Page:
“I just [wheeled] a bit more and used the ramp [outside of the LSC], and honestly, that is easier than waiting on the lift.”
Menke resides on campus, has a handicapped vehicle, and wheels her chair around the 368 acres with seven colleges.
Most days, she considers the commute from her dorm uphill toward the CHSS building more manageable.
But it becomes treacherous for her and many other students when it rains.
“[From the bottom of the hill], it’s a hike from the Margaret Lea Houston building. Toward the top, I get out of breath.” From piloting her chair up and down narrow sidewalks, Menke developed blisters on the palm of her hands during the first three weeks of the school year and had to invest in electrical gloves. “Four bucks from Home Depot,” she said with a grin. “The gloves are great; my skin is still peeling but healing.”
There are days where Menke feels “it’s not so bad” until she reflects on a new challenge, like handicapped parking. “There are a lot of disabled students on campus who use them. I’m not saying anything bad about people using the spots; it’s just, perhaps, adding a few more?”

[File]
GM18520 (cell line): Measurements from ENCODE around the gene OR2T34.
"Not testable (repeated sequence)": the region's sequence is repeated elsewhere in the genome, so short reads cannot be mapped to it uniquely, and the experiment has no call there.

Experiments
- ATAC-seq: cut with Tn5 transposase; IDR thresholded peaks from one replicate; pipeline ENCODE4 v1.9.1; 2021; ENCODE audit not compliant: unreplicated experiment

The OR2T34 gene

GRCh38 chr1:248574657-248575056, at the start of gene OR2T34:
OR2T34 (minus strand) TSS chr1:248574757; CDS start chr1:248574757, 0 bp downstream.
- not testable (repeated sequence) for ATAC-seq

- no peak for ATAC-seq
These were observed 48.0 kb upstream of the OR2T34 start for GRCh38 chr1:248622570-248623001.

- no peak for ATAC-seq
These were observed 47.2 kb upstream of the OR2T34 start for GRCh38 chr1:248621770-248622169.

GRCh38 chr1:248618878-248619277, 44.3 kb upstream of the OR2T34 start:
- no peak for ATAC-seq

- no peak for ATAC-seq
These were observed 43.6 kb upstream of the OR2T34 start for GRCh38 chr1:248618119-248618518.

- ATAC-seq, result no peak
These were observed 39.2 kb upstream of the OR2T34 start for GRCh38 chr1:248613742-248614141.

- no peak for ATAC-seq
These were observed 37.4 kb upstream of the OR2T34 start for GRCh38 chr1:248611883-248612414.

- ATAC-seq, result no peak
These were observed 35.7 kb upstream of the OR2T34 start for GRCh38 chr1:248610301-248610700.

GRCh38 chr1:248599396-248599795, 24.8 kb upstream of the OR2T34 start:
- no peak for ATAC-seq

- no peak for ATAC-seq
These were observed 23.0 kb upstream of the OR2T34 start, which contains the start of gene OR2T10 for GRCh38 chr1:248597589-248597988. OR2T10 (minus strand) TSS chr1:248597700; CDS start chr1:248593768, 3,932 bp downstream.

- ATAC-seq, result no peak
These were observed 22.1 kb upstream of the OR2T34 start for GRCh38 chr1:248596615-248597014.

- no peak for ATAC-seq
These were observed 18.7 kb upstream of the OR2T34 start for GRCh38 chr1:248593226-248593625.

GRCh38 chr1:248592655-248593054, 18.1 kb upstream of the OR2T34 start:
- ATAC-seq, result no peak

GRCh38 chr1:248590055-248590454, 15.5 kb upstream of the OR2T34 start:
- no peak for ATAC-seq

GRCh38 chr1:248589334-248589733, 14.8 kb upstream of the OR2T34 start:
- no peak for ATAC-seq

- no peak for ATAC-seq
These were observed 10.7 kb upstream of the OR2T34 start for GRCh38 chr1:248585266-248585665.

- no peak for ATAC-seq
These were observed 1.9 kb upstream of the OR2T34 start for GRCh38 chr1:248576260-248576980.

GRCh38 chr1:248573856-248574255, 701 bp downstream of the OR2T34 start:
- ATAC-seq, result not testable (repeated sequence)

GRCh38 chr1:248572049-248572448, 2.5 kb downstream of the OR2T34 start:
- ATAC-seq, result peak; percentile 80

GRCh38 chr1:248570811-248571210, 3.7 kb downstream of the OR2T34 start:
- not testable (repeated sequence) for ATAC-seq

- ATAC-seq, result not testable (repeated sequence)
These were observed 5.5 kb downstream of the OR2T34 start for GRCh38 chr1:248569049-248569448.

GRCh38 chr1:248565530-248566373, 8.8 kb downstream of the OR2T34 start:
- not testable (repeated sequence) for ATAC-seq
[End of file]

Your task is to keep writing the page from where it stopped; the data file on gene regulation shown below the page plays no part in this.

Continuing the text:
According to student Savannah Carr, there was a discussion two years prior before Dr. White became the university president about students wanting to increase handicap accessibility.
“Before Dr. White got hired, they had a forum where they allowed students to come and say what aspects of a new president do the students want and [their expectations,] and one of the topics included was more ADA compliance.”
When asked if there should be more accessibility on campus. Carr agrees there should be more access. “Yeah, my roommate sprained her ankle last semester and [would park] in zone two [behind Paper Moon Apartments], and like, it wasn’t a horrible walk because she was right at the Smith-Hudson building, but her ankle would be like throbbing by the time she got to class,” said Carr.
“It was hard when she had on the boot, trying to walk around campus because it’s like…the hills hurt too, you know?”